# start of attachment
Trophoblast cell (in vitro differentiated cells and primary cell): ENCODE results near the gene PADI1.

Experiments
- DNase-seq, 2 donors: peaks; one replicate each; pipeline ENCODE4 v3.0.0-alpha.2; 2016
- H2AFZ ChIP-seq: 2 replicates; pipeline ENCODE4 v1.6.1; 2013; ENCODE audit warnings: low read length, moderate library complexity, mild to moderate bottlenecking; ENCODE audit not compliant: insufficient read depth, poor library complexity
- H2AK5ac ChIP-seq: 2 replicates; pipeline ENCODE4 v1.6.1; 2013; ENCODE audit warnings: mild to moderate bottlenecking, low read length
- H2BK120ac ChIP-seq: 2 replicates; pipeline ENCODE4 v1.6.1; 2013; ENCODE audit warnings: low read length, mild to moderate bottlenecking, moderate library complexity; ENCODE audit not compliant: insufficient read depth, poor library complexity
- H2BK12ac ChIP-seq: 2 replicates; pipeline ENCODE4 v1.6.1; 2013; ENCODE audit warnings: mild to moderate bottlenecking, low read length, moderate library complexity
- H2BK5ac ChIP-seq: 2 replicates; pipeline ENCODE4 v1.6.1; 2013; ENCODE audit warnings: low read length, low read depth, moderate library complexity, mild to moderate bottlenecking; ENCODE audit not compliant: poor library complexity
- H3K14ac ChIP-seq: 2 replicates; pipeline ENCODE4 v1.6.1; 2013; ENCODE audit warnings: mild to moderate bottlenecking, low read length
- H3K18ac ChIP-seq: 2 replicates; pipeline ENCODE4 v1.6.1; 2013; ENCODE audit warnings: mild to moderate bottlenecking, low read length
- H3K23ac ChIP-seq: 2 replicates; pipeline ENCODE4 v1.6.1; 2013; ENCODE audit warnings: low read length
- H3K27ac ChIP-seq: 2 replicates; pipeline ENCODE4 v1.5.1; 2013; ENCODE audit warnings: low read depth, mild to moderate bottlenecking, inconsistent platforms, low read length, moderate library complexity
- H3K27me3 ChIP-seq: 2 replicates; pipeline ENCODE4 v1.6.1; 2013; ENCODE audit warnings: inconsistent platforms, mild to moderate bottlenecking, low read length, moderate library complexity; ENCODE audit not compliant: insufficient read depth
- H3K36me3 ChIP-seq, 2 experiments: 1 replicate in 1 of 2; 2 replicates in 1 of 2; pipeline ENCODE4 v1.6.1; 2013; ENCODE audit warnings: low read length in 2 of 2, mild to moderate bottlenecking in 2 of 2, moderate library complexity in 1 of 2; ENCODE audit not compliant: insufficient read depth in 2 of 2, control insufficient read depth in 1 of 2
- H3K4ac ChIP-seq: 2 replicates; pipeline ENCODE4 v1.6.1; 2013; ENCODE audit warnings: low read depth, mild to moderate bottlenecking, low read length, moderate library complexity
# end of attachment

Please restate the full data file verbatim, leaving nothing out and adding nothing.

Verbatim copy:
Trophoblast cell (in vitro differentiated cells and primary cell): ENCODE results near the gene PADI1.

Experiments
- DNase-seq, 2 donors: peaks; one replicate each; pipeline ENCODE4 v3.0.0-alpha.2; 2016
- H2AFZ ChIP-seq: 2 replicates; pipeline ENCODE4 v1.6.1; 2013; ENCODE audit warnings: low read length, moderate library complexity, mild to moderate bottlenecking; ENCODE audit not compliant: insufficient read depth, poor library complexity
- H2AK5ac ChIP-seq: 2 replicates; pipeline ENCODE4 v1.6.1; 2013; ENCODE audit warnings: mild to moderate bottlenecking, low read length
- H2BK120ac ChIP-seq: 2 replicates; pipeline ENCODE4 v1.6.1; 2013; ENCODE audit warnings: low read length, mild to moderate bottlenecking, moderate library complexity; ENCODE audit not compliant: insufficient read depth, poor library complexity
- H2BK12ac ChIP-seq: 2 replicates; pipeline ENCODE4 v1.6.1; 2013; ENCODE audit warnings: mild to moderate bottlenecking, low read length, moderate library complexity
- H2BK5ac ChIP-seq: 2 replicates; pipeline ENCODE4 v1.6.1; 2013; ENCODE audit warnings: low read length, low read depth, moderate library complexity, mild to moderate bottlenecking; ENCODE audit not compliant: poor library complexity
- H3K14ac ChIP-seq: 2 replicates; pipeline ENCODE4 v1.6.1; 2013; ENCODE audit warnings: mild to moderate bottlenecking, low read length
- H3K18ac ChIP-seq: 2 replicates; pipeline ENCODE4 v1.6.1; 2013; ENCODE audit warnings: mild to moderate bottlenecking, low read length
- H3K23ac ChIP-seq: 2 replicates; pipeline ENCODE4 v1.6.1; 2013; ENCODE audit warnings: low read length
- H3K27ac ChIP-seq: 2 replicates; pipeline ENCODE4 v1.5.1; 2013; ENCODE audit warnings: low read depth, mild to moderate bottlenecking, inconsistent platforms, low read length, moderate library complexity
- H3K27me3 ChIP-seq: 2 replicates; pipeline ENCODE4 v1.6.1; 2013; ENCODE audit warnings: inconsistent platforms, mild to moderate bottlenecking, low read length, moderate library complexity; ENCODE audit not compliant: insufficient read depth
- H3K36me3 ChIP-seq, 2 experiments: 1 replicate in 1 of 2; 2 replicates in 1 of 2; pipeline ENCODE4 v1.6.1; 2013; ENCODE audit warnings: low read length in 2 of 2, mild to moderate bottlenecking in 2 of 2, moderate library complexity in 1 of 2; ENCODE audit not compliant: insufficient read depth in 2 of 2, control insufficient read depth in 1 of 2
- H3K4ac ChIP-seq: 2 replicates; pipeline ENCODE4 v1.6.1; 2013; ENCODE audit warnings: low read depth, mild to moderate bottlenecking, low read length, moderate library complexity